Perhaps you’ve heard the term “clemency” before. Or, perhaps it is a foreign concept to you. This term relates those convicted and sentenced for crimes. On this page, you can learn more about clemency and how it might apply to you. If you think that you are a good candidate, you can apply for clemency to assist with your criminal situation. To learn more about clemency, read on!
What Is Clemency?
Clemency is defined as leniency granted for a crime. It does not mean that the crime gets overlooked or forgotten. But, in a sense it means the state forgives the crime. A person gets treated more leniently for their actions. This action happens more in severe cases. It is not considered to be a right of any individual. Rather, it acts as a privilege granted when deemed appropriate. Also, it is not easily granted to any individual. This acts similarly to a pardon because the state forgives rather than overlooks the crime. This does not clear your criminal record.
Who Authorizes Clemency?
This action acts as a privilege and thus can only get granted by a select group of people. These include only the president of the United States and the governors of each state. The president has the authority to grant clemency for federal crimes. The governors have the authority to grant clemency for state crimes. This is if they feel the need to lessen or moderate a sentence given to an individual.
What Is The Difference Between a Pardon and Clemency?
A pardon falls under the category of clemency. They are similar in the sense that they both are a type of forgiveness for a crime. However, they are different in several ways. Clemency results in lessening a sentence or it results in granting more leniency to an individual deemed deserving. A pardon, on the other hand, is something that will actually erase the criminal history altogether. If the Board of Pardons thinks that you are a good candidate and they grant you a pardon, it will be as if the criminal record did not even exist.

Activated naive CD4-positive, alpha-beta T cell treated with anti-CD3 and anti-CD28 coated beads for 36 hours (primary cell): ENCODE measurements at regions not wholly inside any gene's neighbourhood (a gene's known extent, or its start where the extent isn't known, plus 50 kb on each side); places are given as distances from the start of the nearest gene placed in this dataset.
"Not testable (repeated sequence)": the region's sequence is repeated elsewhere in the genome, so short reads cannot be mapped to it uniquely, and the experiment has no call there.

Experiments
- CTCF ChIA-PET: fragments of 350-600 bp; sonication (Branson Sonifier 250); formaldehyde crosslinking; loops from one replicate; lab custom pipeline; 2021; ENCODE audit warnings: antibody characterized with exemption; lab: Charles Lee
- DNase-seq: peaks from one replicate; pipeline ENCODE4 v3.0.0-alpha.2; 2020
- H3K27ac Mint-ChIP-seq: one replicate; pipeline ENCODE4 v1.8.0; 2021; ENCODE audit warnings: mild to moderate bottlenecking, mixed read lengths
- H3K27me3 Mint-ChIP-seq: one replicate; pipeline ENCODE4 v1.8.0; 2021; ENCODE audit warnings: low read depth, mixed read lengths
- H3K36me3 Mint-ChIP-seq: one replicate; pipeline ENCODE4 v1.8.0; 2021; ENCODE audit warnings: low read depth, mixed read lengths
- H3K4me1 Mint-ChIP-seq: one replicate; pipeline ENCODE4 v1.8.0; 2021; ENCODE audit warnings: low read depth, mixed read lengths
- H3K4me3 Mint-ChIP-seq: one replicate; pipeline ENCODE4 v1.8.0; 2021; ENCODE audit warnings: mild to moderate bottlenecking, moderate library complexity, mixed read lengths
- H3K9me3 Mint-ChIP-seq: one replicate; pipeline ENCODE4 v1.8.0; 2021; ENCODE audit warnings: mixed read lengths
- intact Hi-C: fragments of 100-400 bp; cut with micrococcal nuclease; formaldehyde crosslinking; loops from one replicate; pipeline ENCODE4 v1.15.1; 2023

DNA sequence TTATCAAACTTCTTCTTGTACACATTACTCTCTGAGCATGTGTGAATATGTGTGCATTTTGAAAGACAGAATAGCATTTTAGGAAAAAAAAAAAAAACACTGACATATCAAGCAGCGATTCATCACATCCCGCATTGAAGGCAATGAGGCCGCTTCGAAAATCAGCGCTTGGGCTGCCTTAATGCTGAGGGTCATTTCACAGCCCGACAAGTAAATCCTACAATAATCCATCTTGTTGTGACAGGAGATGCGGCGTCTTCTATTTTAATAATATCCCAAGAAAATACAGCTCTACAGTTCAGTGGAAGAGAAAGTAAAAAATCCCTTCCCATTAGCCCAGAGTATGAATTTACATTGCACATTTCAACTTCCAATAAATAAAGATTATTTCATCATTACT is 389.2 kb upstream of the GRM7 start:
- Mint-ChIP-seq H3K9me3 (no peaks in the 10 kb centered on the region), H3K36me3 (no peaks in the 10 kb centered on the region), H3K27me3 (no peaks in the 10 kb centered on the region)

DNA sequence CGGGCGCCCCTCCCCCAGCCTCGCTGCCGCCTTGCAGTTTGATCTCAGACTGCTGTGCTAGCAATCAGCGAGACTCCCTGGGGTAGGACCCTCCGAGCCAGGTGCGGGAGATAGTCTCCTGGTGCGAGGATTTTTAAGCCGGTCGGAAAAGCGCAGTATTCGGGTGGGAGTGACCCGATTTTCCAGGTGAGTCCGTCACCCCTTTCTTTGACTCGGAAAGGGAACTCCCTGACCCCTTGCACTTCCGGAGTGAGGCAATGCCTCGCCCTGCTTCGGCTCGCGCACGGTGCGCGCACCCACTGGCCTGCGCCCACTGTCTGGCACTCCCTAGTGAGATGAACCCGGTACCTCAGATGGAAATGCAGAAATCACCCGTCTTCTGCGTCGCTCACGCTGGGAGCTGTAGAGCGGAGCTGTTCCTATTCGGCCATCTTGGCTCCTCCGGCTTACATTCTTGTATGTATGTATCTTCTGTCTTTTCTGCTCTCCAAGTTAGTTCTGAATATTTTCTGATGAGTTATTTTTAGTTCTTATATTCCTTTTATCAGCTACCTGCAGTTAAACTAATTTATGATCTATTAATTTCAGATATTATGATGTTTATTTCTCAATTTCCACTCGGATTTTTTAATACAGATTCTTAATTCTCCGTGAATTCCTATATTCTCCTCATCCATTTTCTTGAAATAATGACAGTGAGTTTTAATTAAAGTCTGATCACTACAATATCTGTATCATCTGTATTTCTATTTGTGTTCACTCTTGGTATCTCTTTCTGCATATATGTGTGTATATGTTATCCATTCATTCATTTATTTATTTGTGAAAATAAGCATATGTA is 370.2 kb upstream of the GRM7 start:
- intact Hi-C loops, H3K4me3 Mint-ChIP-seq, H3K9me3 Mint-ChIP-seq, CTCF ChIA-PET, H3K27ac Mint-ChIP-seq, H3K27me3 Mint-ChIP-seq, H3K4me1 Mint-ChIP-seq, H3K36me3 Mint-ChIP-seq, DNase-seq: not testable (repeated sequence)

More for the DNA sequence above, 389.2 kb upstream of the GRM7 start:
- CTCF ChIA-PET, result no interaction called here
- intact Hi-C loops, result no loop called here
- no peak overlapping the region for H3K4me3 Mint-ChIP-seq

How Is Clemency Shown?
Clemency can occur in several different forms. The first is a pardon in which there is forgiveness for a crime in which some of a sentence is removed. The second is a commutation. A commutation simply lessens the sentence. A common type of commutation is to reduce the death penalty to a life in prison sentence. And the final form is a reprieve that delays or puts off the punishment until the situation is analyzed further. A reprieve occurs when a case needs a full investigation. This ensures that the appropriate punishment is given to an individual. None of these forms will clear a public record.
If you believe that you, someone you know, or a family member deserves this action, it is in your best interest to seek the help of a professional. You can contact an attorney here to discuss your situation. We can review the situation and help you determine if you are a good candidate for clemency. If so, our office can help you with your application.